Tench Coxe, a member of the second rank of this nation's Founders and a leading proponent of the Constitution and the Bill of Rights, wrote prolifically about the right to keep and bear arms. In this Article, the authors trace Coxe's story, from his early writings in support of the Constitution, through his years of public service, to his political writings in opposition to the presidential campaigns of John Adams and John Quincy Adams. The authors note that Coxe described (...) the Second Amendment as guaranteeing an individual right, and believed that an individual right to bear arms was necessary for self-defense and hunting, as well as for militia purposes and protection against oppression by large standing armies. The views of this important Founding Era political commentator and public servant inform the ongoing Second Amendment debate. The authors argue that Coxe's depiction of an individual right to bear arms encompassing hunting, self-defense, and the public militia power supports the "Standard Model" of the Second Amendment prevalent in the legal literature. This Article also discusses Coxe's important role as an economic scholar in early America, and in the creation of the protectionist system of the early Republic, as both an journalistic advocate and as an executive branch official. One of his executive branch positions involved heading the federal government program to give guns to militiamen who could not afford their own. (shrink)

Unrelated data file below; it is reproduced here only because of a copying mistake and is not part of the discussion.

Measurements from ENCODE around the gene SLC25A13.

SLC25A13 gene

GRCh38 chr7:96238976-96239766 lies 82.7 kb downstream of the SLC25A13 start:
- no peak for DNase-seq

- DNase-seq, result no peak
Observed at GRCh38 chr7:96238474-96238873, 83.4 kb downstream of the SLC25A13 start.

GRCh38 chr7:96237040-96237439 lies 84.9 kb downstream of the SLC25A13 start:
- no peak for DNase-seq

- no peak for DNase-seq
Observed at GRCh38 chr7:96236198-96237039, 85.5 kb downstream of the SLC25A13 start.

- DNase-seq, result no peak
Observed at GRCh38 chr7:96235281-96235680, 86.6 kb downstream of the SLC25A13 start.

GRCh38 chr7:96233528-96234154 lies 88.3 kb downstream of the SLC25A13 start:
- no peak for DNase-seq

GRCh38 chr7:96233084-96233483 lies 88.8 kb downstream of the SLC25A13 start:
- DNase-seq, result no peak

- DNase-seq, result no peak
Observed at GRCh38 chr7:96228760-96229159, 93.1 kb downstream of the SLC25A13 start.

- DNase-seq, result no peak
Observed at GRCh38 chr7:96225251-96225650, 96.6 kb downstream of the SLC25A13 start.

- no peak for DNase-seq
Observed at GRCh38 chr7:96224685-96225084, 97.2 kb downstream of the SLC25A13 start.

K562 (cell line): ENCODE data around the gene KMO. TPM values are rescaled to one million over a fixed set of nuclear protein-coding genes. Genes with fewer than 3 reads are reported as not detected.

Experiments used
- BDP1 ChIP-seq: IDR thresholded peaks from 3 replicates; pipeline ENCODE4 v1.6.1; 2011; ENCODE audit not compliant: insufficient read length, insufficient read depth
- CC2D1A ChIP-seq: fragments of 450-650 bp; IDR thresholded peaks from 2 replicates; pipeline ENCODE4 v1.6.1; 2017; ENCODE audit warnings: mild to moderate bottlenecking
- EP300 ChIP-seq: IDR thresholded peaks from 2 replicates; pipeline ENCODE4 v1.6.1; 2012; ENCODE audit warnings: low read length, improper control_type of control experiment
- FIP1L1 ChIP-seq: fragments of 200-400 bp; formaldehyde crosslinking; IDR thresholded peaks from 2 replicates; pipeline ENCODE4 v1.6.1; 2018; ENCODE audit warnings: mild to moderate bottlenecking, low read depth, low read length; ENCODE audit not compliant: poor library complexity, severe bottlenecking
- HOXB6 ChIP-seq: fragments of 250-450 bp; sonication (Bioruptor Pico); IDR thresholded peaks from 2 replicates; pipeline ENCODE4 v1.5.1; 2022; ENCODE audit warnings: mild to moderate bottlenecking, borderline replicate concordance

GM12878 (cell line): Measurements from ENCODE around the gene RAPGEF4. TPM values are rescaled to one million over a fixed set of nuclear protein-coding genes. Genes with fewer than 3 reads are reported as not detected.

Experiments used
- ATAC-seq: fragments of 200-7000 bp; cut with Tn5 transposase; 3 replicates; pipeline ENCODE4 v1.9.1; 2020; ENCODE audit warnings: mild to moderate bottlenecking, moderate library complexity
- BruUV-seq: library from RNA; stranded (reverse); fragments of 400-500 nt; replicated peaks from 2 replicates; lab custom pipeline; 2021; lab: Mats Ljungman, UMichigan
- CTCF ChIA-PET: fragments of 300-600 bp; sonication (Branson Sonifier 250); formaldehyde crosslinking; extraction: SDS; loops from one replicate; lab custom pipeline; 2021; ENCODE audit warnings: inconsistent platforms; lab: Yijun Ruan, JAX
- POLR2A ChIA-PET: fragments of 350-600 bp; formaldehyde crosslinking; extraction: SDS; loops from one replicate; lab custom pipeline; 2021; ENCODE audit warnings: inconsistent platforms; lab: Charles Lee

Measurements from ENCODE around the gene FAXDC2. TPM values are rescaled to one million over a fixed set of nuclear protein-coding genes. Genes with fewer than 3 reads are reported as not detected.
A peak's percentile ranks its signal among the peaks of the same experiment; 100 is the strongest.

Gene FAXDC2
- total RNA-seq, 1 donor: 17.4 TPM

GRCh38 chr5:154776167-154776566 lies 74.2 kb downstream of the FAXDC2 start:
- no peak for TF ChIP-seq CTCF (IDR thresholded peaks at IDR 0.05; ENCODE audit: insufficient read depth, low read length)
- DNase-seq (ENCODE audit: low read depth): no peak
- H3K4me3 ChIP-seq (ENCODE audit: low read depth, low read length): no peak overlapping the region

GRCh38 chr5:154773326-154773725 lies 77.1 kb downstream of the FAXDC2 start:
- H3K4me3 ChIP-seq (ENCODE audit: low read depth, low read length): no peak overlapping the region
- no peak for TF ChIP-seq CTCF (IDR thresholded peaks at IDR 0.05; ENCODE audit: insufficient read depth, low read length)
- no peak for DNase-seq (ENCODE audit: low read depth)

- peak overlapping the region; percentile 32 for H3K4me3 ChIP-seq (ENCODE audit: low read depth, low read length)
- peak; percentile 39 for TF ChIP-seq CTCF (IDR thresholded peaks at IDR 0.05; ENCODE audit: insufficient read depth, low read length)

In this article, I comment on Stephen White’s version of critical theory as presented in A Democratic Bearing. I specifically focus on his version of the “colonization thesis” and the social analysis this leads to. I also scrutinize his normative framework, especially the claim of non-foundationalism and the difference between his view and Kantian discourse theory.